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Boom Boom

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Download links and information about Boom Boom by John Lee Hooker. This album was released in 1992 and it belongs to Blues, Country, Acoustic genres. It contains 12 tracks with total duration of 49:38 minutes.

Artist: John Lee Hooker
Release date: 1992
Genre: Blues, Country, Acoustic
Tracks: 12
Duration: 49:38
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Tracks

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No. Title Length
1. Boom Boom 4:19
2. I'm Bad Like Jesse James 2:14
3. Same Old Blues Again 6:13
4. Sugar Mama 4:06
5. Trick Bag (Shoppin' for My Tombstone) 4:39
6. Boogie At Russian Hill 4:35
7. Hittin' the Bottle Again 2:23
8. Bottle Up & Go 2:47
9. Thought I Heard 4:35
10. I Ain't Gonna Suffer No More 6:27
11. Dimples (Bonus Track) 3:37
12. Ain't No Love In This House (Bonus Track) 3:43

Details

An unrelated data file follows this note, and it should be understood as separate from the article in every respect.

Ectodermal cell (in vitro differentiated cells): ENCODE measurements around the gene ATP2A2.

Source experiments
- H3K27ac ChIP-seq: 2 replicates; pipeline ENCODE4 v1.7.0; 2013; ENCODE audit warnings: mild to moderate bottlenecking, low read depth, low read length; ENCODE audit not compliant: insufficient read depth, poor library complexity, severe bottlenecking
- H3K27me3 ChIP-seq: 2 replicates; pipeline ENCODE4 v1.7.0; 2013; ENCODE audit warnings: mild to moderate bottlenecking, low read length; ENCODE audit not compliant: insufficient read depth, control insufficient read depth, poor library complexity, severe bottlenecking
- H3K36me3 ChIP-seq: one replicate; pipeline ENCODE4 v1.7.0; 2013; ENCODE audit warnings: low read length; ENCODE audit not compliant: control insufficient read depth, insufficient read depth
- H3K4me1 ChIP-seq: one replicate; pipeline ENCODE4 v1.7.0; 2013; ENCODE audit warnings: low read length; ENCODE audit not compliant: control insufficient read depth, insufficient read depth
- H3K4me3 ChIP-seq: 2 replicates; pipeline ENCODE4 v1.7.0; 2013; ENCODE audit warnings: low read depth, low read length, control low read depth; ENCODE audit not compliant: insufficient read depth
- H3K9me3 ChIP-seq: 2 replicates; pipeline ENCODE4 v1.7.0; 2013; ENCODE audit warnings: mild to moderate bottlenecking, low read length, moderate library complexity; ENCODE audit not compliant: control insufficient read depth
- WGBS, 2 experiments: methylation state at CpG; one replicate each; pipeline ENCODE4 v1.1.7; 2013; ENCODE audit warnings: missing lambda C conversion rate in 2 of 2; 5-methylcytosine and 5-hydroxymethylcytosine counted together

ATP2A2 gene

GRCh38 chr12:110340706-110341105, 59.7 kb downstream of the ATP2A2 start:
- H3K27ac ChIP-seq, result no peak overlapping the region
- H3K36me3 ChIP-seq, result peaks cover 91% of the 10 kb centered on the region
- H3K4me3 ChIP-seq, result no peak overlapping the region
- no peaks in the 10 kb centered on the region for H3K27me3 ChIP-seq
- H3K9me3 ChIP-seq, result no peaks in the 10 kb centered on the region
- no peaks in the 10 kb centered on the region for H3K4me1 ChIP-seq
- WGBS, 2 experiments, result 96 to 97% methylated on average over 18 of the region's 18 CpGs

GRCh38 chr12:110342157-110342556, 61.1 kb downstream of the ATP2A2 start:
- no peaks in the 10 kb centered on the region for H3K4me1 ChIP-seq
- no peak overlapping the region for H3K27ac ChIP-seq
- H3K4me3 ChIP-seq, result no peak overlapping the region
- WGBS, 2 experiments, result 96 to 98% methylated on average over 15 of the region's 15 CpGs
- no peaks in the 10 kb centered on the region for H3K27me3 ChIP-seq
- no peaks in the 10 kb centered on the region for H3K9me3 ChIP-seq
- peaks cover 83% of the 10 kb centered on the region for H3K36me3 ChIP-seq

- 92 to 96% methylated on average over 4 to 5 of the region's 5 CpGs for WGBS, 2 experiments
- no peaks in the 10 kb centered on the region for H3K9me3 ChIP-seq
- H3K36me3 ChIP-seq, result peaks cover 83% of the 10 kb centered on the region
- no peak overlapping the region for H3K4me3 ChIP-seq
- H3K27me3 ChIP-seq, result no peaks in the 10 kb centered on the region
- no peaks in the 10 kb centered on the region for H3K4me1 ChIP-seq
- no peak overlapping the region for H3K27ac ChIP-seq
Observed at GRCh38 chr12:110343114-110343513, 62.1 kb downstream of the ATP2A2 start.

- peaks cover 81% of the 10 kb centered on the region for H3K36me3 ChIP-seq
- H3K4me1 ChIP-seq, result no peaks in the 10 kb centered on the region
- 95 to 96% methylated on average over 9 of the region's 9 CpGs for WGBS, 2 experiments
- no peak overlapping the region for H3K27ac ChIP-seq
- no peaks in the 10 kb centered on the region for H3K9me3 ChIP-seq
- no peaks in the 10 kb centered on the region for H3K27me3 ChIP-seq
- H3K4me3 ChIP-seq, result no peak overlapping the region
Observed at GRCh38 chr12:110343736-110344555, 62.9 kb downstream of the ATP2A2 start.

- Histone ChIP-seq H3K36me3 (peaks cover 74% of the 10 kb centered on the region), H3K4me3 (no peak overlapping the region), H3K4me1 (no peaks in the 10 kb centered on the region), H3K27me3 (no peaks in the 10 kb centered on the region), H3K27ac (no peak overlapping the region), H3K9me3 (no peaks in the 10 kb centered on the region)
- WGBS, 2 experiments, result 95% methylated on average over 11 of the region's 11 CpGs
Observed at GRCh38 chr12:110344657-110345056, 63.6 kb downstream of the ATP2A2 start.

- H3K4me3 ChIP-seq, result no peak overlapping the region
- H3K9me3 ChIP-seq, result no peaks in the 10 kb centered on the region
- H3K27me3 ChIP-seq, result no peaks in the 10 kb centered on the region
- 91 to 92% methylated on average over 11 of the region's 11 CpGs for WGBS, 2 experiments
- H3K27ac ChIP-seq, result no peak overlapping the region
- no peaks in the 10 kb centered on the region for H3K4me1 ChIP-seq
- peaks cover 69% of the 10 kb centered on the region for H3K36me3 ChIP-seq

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John Lee Hooker won many new listeners with his 1989 star-studded comeback album The Healer, and his 1992 studio album "Boom Boom" was designed as an introduction to his classic songs for this new audience. It wasn't that The Healer or its 1991 follow-up Mr. Lucky avoided either Hooker's signature boogie or several of his signature tunes, but they were tempered by both a slicker production and newly written tunes. In contrast, "Boom Boom" was lean and direct, relying on such staples as "Boom Boom," "I'm Bad Like Jesse James," "Bottle Up and Go" and "I Ain't Gonna Suffer No More." This leanness is in comparison to its two immediate predecessors, of course, because "Boom Boom" is hardly as gritty as the original versions of these tunes. It might not feel as slick as The Healer, but it's polished and professional and filled with cameos — but this time, the professional sound comes from the seasoned sidemen offering support and the stars here are all guitarists (or in the case of Charlie Musselwhite, a harpist) who never overshadow Hooker. Jimmie Vaughan and Robert Cray have never been known for their flashiness and they give their respective numbers — "Boom Boom" and "Same Old Blues Again" — sharp, typically tasteful leads, but even Albert Collins seems a bit restrained on "Boogie at Russian Hill" — it's as if all involved decided to lay back and give Hook the center stage. However, he's not in a particularly energetic mood here. He's hardly lazy, but he's not inspired, either, which leaves Boom Boom as a rather curious entry in his latter-day comeback catalog. The feel is better than on The Healer (and certainly the subsequent Chill Out) but it's not as memorable some of the other albums which may haven't been as consistent but were at least had distinguishing characteristics. Boom Boom just captures Hooker the professional — which is good enough to modestly entertain as it plays but it leaves no real impression behind. [Shout! Factory's 2007 reissue adds two bonus tracks: "Dimples" and "Ain't No Love in This House."]